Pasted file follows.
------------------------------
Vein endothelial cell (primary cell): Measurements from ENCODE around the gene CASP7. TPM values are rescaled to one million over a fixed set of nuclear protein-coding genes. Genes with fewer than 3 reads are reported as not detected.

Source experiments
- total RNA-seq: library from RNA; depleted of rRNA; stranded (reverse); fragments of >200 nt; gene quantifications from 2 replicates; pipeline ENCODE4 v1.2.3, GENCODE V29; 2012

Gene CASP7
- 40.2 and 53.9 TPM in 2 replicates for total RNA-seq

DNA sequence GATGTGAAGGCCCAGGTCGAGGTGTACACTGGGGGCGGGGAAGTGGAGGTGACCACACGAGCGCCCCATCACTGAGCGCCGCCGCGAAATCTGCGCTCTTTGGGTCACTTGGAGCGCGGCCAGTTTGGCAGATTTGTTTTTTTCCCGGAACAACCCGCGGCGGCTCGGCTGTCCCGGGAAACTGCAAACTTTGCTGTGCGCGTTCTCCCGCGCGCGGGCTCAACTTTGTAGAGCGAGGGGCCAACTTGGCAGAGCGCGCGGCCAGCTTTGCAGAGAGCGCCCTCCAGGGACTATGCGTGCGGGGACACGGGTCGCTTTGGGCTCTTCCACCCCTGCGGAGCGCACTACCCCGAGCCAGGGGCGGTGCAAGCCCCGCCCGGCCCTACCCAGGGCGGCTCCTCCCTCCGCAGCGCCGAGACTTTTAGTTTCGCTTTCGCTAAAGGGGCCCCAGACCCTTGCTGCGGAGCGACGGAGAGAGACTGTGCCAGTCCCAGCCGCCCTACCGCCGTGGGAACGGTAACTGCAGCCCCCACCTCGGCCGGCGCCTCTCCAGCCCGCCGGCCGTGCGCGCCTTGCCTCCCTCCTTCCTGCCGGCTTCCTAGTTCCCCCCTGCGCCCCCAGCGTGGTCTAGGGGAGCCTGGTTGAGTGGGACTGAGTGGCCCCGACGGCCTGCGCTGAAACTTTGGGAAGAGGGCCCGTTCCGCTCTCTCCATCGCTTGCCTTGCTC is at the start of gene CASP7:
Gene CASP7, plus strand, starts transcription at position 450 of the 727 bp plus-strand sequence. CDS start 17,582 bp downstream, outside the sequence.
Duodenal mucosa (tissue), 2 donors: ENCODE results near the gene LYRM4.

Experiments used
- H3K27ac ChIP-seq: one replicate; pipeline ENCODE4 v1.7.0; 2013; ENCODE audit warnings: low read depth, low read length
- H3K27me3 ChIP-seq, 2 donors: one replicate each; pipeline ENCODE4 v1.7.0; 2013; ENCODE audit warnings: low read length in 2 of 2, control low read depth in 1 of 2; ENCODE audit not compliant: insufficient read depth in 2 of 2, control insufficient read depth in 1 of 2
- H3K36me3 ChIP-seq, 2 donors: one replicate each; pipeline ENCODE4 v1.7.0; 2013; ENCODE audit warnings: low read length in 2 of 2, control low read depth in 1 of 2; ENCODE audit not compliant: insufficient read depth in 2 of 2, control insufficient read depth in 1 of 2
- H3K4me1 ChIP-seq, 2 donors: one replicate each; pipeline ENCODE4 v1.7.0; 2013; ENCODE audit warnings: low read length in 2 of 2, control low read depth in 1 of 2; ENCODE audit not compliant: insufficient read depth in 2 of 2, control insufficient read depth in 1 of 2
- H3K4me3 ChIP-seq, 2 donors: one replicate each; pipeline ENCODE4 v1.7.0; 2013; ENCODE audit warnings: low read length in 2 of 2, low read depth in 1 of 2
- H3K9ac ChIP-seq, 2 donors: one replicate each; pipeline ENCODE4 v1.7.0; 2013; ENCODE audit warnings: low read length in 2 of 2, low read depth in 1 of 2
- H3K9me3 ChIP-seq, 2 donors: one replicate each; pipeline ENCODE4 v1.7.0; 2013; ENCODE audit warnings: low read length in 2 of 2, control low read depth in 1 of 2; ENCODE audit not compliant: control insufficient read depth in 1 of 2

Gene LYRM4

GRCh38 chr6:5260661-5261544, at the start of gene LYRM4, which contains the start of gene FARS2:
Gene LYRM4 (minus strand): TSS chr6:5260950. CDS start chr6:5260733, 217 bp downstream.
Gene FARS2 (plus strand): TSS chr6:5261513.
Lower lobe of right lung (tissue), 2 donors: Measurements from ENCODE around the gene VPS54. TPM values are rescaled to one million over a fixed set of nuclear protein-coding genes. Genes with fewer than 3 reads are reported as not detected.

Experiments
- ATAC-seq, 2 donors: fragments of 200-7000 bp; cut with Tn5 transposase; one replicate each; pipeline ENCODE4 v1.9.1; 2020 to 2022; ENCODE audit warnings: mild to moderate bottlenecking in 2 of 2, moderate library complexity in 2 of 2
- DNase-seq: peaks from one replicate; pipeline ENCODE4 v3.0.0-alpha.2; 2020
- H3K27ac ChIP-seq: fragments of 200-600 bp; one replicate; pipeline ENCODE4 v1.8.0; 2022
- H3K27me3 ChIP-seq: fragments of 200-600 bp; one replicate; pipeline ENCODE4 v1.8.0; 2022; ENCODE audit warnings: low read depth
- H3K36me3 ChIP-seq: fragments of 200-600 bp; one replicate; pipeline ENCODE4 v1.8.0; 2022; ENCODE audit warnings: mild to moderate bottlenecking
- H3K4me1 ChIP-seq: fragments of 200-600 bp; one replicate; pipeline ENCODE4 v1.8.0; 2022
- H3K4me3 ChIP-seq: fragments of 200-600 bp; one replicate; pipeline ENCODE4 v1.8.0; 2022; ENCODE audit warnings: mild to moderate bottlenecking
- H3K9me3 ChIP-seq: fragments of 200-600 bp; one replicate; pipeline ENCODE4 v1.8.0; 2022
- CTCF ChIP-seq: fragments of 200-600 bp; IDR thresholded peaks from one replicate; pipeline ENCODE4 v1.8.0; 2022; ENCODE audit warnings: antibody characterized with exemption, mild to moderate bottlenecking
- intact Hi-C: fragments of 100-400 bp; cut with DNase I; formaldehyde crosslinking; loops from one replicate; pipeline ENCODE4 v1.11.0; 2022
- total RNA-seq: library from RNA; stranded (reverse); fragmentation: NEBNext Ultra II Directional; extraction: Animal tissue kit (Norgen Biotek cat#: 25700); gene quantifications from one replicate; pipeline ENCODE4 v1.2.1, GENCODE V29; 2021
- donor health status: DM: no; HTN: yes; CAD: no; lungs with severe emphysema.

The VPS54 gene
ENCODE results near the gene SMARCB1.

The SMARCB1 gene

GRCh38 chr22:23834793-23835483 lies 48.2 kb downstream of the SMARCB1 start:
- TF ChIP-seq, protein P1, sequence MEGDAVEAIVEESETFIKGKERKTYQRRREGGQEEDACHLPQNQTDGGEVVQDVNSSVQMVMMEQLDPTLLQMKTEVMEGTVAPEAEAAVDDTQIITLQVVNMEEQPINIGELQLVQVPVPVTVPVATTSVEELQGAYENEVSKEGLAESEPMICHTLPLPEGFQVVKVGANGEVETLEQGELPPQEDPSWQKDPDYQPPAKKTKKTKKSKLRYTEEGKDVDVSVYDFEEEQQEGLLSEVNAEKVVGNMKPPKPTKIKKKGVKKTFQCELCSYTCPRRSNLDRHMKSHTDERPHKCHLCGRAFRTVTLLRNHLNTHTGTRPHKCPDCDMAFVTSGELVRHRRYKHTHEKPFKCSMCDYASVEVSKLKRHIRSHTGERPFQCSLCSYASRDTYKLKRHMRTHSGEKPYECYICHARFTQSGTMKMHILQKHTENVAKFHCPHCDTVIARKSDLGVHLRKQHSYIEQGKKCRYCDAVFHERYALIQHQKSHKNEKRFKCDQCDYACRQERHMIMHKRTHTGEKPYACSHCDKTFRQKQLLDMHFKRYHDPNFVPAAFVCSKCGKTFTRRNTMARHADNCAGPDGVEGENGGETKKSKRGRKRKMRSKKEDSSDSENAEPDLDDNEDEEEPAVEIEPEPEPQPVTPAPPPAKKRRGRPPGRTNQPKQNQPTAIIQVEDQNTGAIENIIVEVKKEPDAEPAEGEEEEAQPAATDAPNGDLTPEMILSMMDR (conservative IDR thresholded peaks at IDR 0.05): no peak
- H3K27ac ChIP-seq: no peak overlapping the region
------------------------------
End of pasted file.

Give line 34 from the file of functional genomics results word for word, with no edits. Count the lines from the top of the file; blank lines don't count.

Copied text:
- donor health status: DM: no; HTN: yes; CAD: no; lungs with severe emphysema.